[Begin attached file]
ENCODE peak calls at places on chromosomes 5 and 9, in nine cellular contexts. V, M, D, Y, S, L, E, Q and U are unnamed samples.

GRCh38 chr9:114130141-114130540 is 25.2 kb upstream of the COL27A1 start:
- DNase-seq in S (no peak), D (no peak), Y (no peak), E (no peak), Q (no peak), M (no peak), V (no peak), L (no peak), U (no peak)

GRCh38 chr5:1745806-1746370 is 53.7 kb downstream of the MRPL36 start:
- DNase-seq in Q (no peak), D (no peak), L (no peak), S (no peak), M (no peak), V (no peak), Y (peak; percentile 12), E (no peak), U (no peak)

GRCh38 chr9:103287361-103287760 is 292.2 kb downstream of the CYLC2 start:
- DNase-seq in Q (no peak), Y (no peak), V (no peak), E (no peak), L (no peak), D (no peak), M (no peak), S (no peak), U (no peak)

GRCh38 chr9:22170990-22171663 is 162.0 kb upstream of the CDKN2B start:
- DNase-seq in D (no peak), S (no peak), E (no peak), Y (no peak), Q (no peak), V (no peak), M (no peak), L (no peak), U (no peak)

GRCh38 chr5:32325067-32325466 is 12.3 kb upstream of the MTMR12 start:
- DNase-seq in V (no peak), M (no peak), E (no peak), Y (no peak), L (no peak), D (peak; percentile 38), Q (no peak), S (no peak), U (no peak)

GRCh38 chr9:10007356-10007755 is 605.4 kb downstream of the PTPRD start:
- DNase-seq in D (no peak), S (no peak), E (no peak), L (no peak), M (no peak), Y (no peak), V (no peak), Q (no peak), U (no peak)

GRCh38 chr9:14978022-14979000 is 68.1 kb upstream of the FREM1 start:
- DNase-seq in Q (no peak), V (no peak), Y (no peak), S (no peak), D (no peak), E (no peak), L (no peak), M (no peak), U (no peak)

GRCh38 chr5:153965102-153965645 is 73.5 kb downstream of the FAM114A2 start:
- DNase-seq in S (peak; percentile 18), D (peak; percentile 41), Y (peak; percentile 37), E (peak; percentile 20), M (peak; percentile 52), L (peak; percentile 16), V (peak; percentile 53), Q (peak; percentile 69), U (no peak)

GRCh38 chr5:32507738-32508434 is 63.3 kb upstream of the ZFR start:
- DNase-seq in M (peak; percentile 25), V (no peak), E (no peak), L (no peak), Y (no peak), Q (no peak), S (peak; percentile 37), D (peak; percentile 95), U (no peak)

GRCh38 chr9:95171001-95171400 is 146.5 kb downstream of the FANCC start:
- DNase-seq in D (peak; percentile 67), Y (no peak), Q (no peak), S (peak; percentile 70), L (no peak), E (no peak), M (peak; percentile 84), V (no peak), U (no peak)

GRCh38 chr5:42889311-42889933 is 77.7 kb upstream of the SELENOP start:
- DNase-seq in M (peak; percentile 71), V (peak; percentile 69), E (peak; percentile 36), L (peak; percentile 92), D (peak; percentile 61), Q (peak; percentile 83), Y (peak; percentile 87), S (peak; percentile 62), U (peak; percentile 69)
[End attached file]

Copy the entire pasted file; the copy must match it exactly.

ENCODE peak calls at places on chromosomes 5 and 9, in nine cellular contexts. V, M, D, Y, S, L, E, Q and U are unnamed samples.

GRCh38 chr9:114130141-114130540 is 25.2 kb upstream of the COL27A1 start:
- DNase-seq in S (no peak), D (no peak), Y (no peak), E (no peak), Q (no peak), M (no peak), V (no peak), L (no peak), U (no peak)

GRCh38 chr5:1745806-1746370 is 53.7 kb downstream of the MRPL36 start:
- DNase-seq in Q (no peak), D (no peak), L (no peak), S (no peak), M (no peak), V (no peak), Y (peak; percentile 12), E (no peak), U (no peak)

GRCh38 chr9:103287361-103287760 is 292.2 kb downstream of the CYLC2 start:
- DNase-seq in Q (no peak), Y (no peak), V (no peak), E (no peak), L (no peak), D (no peak), M (no peak), S (no peak), U (no peak)

GRCh38 chr9:22170990-22171663 is 162.0 kb upstream of the CDKN2B start:
- DNase-seq in D (no peak), S (no peak), E (no peak), Y (no peak), Q (no peak), V (no peak), M (no peak), L (no peak), U (no peak)

GRCh38 chr5:32325067-32325466 is 12.3 kb upstream of the MTMR12 start:
- DNase-seq in V (no peak), M (no peak), E (no peak), Y (no peak), L (no peak), D (peak; percentile 38), Q (no peak), S (no peak), U (no peak)

GRCh38 chr9:10007356-10007755 is 605.4 kb downstream of the PTPRD start:
- DNase-seq in D (no peak), S (no peak), E (no peak), L (no peak), M (no peak), Y (no peak), V (no peak), Q (no peak), U (no peak)

GRCh38 chr9:14978022-14979000 is 68.1 kb upstream of the FREM1 start:
- DNase-seq in Q (no peak), V (no peak), Y (no peak), S (no peak), D (no peak), E (no peak), L (no peak), M (no peak), U (no peak)

GRCh38 chr5:153965102-153965645 is 73.5 kb downstream of the FAM114A2 start:
- DNase-seq in S (peak; percentile 18), D (peak; percentile 41), Y (peak; percentile 37), E (peak; percentile 20), M (peak; percentile 52), L (peak; percentile 16), V (peak; percentile 53), Q (peak; percentile 69), U (no peak)

GRCh38 chr5:32507738-32508434 is 63.3 kb upstream of the ZFR start:
- DNase-seq in M (peak; percentile 25), V (no peak), E (no peak), L (no peak), Y (no peak), Q (no peak), S (peak; percentile 37), D (peak; percentile 95), U (no peak)

GRCh38 chr9:95171001-95171400 is 146.5 kb downstream of the FANCC start:
- DNase-seq in D (peak; percentile 67), Y (no peak), Q (no peak), S (peak; percentile 70), L (no peak), E (no peak), M (peak; percentile 84), V (no peak), U (no peak)

GRCh38 chr5:42889311-42889933 is 77.7 kb upstream of the SELENOP start:
- DNase-seq in M (peak; percentile 71), V (peak; percentile 69), E (peak; percentile 36), L (peak; percentile 92), D (peak; percentile 61), Q (peak; percentile 83), Y (peak; percentile 87), S (peak; percentile 62), U (peak; percentile 69)